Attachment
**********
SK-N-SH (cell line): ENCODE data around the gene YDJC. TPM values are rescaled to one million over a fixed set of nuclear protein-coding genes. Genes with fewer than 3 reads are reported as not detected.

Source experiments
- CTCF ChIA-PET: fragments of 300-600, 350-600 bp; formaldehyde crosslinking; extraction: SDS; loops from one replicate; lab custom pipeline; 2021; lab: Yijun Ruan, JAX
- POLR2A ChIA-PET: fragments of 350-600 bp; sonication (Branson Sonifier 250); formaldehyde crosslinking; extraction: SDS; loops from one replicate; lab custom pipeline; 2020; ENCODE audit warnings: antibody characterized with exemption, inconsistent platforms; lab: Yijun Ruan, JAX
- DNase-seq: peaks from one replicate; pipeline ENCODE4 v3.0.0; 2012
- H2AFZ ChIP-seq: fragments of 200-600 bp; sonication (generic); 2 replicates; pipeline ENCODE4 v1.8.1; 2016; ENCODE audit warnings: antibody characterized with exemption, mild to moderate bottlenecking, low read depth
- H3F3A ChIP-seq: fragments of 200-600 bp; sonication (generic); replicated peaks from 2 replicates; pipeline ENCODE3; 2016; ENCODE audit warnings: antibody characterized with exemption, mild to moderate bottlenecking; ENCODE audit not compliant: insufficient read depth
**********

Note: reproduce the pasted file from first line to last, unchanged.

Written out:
SK-N-SH (cell line): ENCODE data around the gene YDJC. TPM values are rescaled to one million over a fixed set of nuclear protein-coding genes. Genes with fewer than 3 reads are reported as not detected.

Source experiments
- CTCF ChIA-PET: fragments of 300-600, 350-600 bp; formaldehyde crosslinking; extraction: SDS; loops from one replicate; lab custom pipeline; 2021; lab: Yijun Ruan, JAX
- POLR2A ChIA-PET: fragments of 350-600 bp; sonication (Branson Sonifier 250); formaldehyde crosslinking; extraction: SDS; loops from one replicate; lab custom pipeline; 2020; ENCODE audit warnings: antibody characterized with exemption, inconsistent platforms; lab: Yijun Ruan, JAX
- DNase-seq: peaks from one replicate; pipeline ENCODE4 v3.0.0; 2012
- H2AFZ ChIP-seq: fragments of 200-600 bp; sonication (generic); 2 replicates; pipeline ENCODE4 v1.8.1; 2016; ENCODE audit warnings: antibody characterized with exemption, mild to moderate bottlenecking, low read depth
- H3F3A ChIP-seq: fragments of 200-600 bp; sonication (generic); replicated peaks from 2 replicates; pipeline ENCODE3; 2016; ENCODE audit warnings: antibody characterized with exemption, mild to moderate bottlenecking; ENCODE audit not compliant: insufficient read depth